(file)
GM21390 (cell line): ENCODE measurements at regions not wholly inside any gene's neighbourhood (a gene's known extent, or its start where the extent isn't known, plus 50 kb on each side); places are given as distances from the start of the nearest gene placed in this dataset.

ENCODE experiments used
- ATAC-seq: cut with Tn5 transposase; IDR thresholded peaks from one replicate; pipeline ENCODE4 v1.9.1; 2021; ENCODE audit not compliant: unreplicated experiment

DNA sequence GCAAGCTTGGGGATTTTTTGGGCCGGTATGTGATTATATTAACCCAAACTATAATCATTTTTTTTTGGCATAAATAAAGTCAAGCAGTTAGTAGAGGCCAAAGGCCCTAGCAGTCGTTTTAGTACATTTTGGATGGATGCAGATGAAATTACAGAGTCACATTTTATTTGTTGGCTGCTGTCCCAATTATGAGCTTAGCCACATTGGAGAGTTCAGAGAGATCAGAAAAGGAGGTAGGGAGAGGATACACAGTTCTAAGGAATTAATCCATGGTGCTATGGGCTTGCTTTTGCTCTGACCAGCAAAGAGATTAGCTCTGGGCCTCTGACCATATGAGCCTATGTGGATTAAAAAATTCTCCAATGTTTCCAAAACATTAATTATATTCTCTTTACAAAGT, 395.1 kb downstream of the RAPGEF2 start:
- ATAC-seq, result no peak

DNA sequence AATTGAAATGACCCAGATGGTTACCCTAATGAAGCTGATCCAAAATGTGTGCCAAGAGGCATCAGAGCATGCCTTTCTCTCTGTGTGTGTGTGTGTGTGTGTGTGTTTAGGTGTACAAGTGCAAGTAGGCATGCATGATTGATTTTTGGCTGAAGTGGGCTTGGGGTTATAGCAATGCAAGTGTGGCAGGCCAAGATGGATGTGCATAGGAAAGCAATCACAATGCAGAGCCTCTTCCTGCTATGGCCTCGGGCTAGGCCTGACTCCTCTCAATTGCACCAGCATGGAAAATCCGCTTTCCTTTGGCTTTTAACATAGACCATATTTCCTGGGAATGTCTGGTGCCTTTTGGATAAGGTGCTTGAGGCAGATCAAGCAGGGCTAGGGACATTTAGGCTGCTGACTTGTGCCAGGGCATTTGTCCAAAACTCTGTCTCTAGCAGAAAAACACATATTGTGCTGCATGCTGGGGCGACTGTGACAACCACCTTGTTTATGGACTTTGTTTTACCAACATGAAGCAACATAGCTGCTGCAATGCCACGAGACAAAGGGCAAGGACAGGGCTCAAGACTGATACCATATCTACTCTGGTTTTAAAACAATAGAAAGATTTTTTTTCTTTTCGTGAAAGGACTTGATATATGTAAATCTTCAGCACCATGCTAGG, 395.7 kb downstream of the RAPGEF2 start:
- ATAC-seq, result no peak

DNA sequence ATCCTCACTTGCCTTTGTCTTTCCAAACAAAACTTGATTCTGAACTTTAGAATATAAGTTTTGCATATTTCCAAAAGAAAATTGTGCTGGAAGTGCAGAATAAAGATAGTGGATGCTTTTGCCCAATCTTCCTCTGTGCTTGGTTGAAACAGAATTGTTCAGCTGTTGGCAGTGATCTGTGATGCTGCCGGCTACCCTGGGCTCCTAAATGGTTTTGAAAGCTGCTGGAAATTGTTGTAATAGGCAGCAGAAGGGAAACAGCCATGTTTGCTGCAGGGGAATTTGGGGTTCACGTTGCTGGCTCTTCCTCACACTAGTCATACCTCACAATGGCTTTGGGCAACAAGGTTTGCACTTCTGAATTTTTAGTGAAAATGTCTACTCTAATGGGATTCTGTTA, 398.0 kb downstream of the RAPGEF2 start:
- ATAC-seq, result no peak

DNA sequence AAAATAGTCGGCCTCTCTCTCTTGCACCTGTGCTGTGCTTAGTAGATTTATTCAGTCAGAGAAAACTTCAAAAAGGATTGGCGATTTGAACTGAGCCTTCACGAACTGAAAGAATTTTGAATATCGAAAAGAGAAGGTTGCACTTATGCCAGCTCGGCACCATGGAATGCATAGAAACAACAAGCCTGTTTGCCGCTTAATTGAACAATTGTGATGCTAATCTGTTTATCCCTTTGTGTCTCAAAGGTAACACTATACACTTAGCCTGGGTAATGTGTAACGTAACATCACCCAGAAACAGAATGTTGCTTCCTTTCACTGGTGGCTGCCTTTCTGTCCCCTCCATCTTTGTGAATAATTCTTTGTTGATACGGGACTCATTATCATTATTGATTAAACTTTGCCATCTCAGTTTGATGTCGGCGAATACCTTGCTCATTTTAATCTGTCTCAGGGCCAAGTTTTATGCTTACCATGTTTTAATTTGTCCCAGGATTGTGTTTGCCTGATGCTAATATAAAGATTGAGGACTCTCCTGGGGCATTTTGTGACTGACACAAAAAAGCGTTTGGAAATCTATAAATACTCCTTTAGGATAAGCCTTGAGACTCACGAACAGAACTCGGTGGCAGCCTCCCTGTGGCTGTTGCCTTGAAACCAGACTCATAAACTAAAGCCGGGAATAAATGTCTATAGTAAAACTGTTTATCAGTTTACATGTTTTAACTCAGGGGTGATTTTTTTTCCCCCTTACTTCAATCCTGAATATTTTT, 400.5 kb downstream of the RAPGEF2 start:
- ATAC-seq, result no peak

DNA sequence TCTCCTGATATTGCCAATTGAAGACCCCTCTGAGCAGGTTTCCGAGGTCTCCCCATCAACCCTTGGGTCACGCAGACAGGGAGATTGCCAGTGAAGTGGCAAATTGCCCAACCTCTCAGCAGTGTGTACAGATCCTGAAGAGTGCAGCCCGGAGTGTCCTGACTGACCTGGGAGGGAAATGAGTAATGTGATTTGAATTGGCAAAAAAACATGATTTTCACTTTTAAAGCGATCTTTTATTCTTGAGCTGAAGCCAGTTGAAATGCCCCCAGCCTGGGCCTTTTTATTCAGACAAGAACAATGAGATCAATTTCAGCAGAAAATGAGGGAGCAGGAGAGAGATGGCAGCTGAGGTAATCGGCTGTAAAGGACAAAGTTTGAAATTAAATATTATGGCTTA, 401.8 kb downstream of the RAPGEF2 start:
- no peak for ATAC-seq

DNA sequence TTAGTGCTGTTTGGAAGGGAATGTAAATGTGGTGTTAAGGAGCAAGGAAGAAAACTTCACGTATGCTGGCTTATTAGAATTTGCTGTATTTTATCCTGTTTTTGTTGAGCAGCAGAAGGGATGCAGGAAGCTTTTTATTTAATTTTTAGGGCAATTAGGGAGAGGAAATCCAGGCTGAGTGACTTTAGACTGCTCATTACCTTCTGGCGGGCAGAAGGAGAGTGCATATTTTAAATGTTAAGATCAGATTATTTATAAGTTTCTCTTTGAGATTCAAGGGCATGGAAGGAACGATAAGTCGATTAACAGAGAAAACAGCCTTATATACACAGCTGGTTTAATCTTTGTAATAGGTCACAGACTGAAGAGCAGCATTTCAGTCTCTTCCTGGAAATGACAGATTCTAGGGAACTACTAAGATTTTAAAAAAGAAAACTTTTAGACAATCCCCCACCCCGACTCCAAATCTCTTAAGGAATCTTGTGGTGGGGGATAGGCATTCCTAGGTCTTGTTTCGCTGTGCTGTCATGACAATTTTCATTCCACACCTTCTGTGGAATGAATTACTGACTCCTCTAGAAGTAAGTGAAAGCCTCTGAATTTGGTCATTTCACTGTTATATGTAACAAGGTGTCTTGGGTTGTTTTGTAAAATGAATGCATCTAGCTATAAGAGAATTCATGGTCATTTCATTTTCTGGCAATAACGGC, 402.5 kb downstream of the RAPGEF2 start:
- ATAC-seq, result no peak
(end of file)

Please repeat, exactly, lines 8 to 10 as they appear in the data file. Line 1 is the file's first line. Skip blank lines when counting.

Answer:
DNA sequence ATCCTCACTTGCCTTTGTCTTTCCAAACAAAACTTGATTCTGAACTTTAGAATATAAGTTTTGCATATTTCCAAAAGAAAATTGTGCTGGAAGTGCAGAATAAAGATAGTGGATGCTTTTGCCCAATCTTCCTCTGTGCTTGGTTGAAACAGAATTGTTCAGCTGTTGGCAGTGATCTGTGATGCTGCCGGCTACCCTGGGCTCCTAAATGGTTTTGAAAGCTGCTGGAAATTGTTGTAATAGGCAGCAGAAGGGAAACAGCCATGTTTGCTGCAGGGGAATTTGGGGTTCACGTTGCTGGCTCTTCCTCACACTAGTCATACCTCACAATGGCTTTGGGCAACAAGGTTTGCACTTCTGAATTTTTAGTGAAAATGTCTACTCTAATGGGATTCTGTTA, 398.0 kb downstream of the RAPGEF2 start:
- ATAC-seq, result no peak

DNA sequence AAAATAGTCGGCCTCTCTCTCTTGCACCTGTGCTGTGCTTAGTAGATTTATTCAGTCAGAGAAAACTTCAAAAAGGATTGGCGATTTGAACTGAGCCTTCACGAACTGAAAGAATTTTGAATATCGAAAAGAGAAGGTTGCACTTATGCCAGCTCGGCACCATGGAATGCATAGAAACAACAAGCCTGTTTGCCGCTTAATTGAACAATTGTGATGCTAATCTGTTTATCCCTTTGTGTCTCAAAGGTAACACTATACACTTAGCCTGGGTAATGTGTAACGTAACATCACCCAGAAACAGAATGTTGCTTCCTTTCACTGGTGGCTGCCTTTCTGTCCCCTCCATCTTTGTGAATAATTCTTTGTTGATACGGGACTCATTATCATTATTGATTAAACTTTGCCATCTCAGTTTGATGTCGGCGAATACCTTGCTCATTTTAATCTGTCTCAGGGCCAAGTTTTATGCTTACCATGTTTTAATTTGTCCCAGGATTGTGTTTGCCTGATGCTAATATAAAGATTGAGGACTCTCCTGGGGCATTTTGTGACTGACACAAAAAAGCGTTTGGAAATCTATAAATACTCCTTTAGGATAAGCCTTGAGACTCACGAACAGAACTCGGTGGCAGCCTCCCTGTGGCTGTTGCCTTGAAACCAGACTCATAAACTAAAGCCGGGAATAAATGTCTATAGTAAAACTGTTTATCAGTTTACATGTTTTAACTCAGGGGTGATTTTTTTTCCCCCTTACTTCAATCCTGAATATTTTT, 400.5 kb downstream of the RAPGEF2 start: